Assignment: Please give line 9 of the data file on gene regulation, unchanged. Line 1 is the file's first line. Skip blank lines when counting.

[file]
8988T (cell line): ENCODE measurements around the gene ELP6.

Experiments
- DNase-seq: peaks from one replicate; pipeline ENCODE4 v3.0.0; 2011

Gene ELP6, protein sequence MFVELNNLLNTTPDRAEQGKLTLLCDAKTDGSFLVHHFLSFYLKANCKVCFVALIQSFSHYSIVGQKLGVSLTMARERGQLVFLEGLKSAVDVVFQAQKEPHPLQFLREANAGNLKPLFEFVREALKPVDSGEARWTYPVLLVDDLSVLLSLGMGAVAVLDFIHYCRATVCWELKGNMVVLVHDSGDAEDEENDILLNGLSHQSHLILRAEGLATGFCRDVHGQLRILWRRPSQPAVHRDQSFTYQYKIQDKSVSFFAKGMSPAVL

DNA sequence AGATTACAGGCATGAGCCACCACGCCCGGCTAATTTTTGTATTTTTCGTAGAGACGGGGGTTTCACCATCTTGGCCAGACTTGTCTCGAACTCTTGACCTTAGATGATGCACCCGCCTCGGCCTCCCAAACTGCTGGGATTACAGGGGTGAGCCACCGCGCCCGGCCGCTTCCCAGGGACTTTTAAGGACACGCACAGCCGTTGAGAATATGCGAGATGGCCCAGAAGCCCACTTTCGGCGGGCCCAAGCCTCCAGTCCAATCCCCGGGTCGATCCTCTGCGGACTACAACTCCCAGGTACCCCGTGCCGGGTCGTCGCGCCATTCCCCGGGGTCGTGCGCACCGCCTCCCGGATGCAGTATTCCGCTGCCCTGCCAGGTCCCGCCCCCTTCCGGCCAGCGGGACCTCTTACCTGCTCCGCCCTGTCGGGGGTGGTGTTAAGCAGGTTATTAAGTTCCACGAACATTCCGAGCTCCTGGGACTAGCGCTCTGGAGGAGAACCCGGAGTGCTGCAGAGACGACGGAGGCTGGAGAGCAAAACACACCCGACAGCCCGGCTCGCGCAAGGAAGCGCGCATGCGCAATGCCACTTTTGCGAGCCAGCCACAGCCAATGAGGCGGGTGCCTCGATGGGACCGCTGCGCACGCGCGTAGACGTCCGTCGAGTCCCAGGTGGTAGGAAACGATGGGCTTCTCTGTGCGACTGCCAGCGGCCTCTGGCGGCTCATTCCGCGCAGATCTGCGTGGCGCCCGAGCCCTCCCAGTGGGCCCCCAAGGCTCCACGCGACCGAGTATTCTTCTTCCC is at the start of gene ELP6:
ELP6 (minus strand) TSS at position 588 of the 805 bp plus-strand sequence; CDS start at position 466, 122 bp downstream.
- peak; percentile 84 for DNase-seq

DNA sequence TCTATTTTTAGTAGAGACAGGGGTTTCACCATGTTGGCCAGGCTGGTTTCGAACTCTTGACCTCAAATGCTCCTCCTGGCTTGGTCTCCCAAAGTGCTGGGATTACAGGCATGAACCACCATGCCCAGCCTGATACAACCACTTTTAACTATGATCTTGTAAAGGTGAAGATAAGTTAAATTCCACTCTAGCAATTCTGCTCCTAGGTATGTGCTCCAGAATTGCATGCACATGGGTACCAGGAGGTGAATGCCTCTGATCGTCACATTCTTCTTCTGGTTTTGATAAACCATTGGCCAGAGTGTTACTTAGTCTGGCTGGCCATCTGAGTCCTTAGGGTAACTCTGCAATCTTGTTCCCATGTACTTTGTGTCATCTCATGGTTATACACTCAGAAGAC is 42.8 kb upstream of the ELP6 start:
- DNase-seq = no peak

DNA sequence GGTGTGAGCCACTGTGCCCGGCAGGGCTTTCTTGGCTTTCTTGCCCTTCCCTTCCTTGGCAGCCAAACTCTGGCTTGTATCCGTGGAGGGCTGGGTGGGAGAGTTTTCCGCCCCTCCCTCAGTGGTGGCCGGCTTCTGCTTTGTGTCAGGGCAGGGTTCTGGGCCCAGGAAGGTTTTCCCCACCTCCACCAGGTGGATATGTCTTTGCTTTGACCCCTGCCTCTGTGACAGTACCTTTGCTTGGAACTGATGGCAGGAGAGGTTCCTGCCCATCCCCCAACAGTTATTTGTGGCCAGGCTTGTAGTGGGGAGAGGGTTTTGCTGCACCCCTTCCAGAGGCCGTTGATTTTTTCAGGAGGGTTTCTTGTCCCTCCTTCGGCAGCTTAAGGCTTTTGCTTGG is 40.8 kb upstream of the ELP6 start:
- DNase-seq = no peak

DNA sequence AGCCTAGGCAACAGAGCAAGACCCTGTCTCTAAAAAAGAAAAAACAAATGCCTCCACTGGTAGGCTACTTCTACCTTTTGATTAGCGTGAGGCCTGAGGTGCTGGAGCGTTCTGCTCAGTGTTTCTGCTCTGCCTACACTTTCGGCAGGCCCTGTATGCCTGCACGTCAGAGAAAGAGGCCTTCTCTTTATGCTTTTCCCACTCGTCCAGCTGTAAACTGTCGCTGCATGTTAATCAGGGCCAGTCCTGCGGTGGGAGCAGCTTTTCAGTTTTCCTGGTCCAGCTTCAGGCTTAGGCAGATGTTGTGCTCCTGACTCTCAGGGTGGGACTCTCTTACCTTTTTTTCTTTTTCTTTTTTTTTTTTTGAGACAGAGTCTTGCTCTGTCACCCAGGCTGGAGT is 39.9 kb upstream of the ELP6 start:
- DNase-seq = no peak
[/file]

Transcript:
- DNase-seq = no peak